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Falmouth Colonial Village No. 1 v. Payne

Superior Court of Maine, Cumberland

April 11, 2014

FALMOUTH COLONIAL VILLAGE, NO. 1, Plaintiff
v.
ZACHARY PAYNE, Defendant and JPMORGAN CHASE BANK, N.A. Party-In-Interest

ORDER ON MOTION TO DISMISS

Joyce A. Wheeler, Justice

This matter is before the Court on Party-In-Interest JPMorgan Chase Bank, N.A. (" Chase")'s motion to dismiss the complaint against it. Chase argues that it should be dismissed from the case because Maine law prohibits a foreclosing mortgagee from proceeding against a party with a superior priority of interest. For the following reasons the motion is granted.

Background

Defendant Zachary Payne owns condominium unit #54 in Building 10 of Falmouth Colonial Village No. 1. (Compl. ¶ 2.) On September 20, 2012, plaintiff, the condominium association for Payne's unit, filed a lien for unpaid condo fees against Payne. (Compl. ¶ 7.) Payne failed to pay the debt owed and on December 10, 2013 plaintiff filed a complaint for foreclosure under the Maine Condominium Act, 33 M.R.S. § 1603-116(b) (2013). In lieu of an answer, defendant Zachary Payne, pro se , filed a letter addressed to plaintiff's attorney acknowledging that he owes the money and offering to work out a payment plan to settle the debt. Plaintiff filed a motion for summary judgment, which Payne did not oppose.

Chase, which obtained the mortgage on the condo in 2012, filed a motion to dismiss on March 4, 2014, after it entered into a loan modification agreement on October 18, 2013 with Payne. (Compl. ¶ 3.) Plaintiff opposes Chase's dismissal and asserts that Chase's mortgage is junior in priority to its lien. (Compl. ¶ 14.)

Discussion

1. Standard of Review

On review of a motion to dismiss for failure to state a claim, the court accepts the facts alleged in plaintiff's complaint as true. Saunders v. Tisher, 2006 ME 94, ¶ 8, 902 A.2d 830. The court " examine[s] the complaint in the light most favorable to plaintiff to determine whether it sets forth elements of a cause of action or alleges facts that would entitle the plaintiff to relief pursuant to some legal theory." Doe v. Graham, 2009 ME 88, ¶ 2, 977 A.2d 391 (quoting Saunders, 2006 ME 94, ¶ 8, 902 A.2d 830). " For a court to properly dismiss a claim for failure to state a cause of action, it must appear 'beyond doubt that [the] plaintiff is entitled to no relief under any set of facts that might be proven in support of the claim." ' Dragomir v. Spring Harbor Hosp., 2009 ME 51, ¶ 15, 970 A.2d 310 (quoting Plimpton v. Gerrard, 668 A.2d 882, 885 (Me. 1995)).

2. Priority of Interests

Chase has moved to dismiss the complaint against it, arguing that Maine law prohibits a foreclosing mortgagee from proceeding against a party with a superior priority of interest. 14 M.R.S. § 6321 (2013). Plaintiff does not dispute that the law clearly prohibits a party with a junior interest from proceeding against a party with a superior interest. (Pl.'s Opp. Mem. at 1.) The only issue is whether Chase's mortgage is superior to the condo association's lien.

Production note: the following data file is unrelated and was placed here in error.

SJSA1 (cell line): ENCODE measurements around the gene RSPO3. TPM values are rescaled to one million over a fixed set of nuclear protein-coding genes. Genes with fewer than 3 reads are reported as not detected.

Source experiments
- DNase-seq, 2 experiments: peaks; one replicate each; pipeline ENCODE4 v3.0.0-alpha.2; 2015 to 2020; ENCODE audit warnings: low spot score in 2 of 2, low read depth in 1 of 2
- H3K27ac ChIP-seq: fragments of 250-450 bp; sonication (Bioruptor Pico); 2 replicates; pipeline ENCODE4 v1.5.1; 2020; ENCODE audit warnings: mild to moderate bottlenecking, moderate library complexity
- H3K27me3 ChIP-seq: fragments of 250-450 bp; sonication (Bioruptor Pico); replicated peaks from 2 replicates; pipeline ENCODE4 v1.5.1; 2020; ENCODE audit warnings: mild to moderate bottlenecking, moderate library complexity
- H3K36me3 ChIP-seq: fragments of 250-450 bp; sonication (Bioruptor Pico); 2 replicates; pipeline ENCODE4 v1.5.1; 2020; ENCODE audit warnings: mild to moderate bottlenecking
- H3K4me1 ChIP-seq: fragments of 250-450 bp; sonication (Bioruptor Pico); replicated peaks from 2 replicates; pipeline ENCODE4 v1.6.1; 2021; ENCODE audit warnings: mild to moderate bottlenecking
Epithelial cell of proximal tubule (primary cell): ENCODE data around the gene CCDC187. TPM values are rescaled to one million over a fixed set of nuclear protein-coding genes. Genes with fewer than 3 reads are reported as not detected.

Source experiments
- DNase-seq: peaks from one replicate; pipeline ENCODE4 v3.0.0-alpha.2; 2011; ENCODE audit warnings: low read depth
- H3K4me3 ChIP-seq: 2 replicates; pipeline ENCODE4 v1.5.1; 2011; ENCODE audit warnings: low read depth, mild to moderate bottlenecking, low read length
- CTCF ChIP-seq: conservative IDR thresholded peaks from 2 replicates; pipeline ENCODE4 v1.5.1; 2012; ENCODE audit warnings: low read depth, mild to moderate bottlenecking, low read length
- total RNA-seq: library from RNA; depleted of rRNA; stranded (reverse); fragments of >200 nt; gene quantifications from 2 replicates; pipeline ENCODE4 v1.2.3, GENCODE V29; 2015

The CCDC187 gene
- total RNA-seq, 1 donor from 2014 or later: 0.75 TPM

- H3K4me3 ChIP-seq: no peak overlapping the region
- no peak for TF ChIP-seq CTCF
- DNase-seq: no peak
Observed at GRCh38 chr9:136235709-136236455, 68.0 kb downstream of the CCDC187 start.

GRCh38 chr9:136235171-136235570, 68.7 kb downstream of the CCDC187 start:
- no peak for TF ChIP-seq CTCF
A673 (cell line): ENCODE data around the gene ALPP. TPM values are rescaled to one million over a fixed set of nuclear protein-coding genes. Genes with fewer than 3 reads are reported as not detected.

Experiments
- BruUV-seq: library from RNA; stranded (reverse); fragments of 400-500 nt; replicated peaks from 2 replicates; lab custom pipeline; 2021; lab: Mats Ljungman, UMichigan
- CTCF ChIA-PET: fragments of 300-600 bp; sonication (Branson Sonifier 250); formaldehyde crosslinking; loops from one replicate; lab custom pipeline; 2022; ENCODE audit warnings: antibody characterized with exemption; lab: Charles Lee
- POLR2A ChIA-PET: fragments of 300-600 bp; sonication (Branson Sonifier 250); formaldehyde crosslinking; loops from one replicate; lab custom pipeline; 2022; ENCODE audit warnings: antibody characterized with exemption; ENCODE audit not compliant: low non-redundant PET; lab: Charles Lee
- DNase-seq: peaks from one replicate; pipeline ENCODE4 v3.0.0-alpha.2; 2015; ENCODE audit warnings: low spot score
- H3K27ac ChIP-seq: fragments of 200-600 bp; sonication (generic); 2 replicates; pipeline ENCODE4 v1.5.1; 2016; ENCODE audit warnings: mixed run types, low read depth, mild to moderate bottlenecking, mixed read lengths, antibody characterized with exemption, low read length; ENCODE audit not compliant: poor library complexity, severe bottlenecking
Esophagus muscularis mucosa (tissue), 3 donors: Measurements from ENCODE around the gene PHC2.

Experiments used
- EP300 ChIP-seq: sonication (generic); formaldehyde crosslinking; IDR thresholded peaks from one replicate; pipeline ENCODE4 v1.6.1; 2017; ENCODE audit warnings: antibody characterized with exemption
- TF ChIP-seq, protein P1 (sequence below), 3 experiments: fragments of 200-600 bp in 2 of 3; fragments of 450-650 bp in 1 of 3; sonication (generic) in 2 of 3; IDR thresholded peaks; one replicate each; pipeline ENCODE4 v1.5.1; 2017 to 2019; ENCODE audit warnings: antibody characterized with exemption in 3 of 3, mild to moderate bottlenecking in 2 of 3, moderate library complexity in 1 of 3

The Condominium Act specifies the priority of a condo association's lien as follows:

A lien under this section is prior to all other liens and encumbrances on a unit except: (1) Liens and encumbrances recorded before the recordation of the declaration; (2) A first mortgage recorded before or after the date on which the assessment sought to be enforced becomes delinquent; and (3) Liens for real estate taxes and other governmental assessments or charges against the unit.

33 M.R.S. § 1603-116(b) (2013) (emphasis added). Thus, regardless of when a first mortgage is recorded, it has priority over a condo association's lien.

Without citing any Maine authority plaintiff argues that the loan modification agreement from October 2013 between Payne and Chase destroys first-mortgage status. However, there is only one mortgage on the condo. Thus, it is difficult to accept that the mortgage held by Chase could be anything other than a " first mortgage." Moreover, as Chase points out, if loan modifications destroyed priority status, banks would not be willing to modify loans, and the Foreclosure Diversion Program would be ineffective.

At oral argument, plaintiff asked the Court to consider two New York cases that support its argument about priority. The two cases, trial court cases interpreting New York law, are both unhelpful to plaintiff's argument. In one of the cases, the court found that New York's condo statute was ambiguous on the issue of whether a first mortgage recorded after the condo association's lien had priority. Foxwood Run Condo. v. Goller Place Corp., 642 N.Y.S.2d 758, 760 (N.Y. S.Ct. Sept. 14, 1995). The court concluded:

The logical conclusion is that the statute in question applies to the common situation of a first mortgage recorded prior to a recorded common charge lien, but the less common situation such as the one at bar, in which a first mortgage is recorded subsequent to a recorded common charge lien, is governed by priority of recording.

Id. Maine's statute, however, is not ambiguous. It states that a first mortgage has priority, even if it was recorded after the condo association's lien. 33 M.R.S. § 1603-116(b).

The other case is similarly unhelpful. It simply states: " the definition of first mortgage of record adopted decades ago is also simple, but more straightforward: the earliest recorded mortgage." AMT CADC Venture, LLC v. 455 CPW, LLC , 2013 N.Y. Slip. Op. 32779 (N.Y. S.Ct. Nov. 4, 2013). Again, in this case, there is only one mortgage. Under Maine law it has priority over the condo association's lien.

Accordingly, the entry is:

Party-In-Interest JPMorgan Chase Bank, N.A.'s Motion to Dismiss is GRANTED.
JPMorgan Chase Bank, N.A. is dismissed from this action with prejudice.

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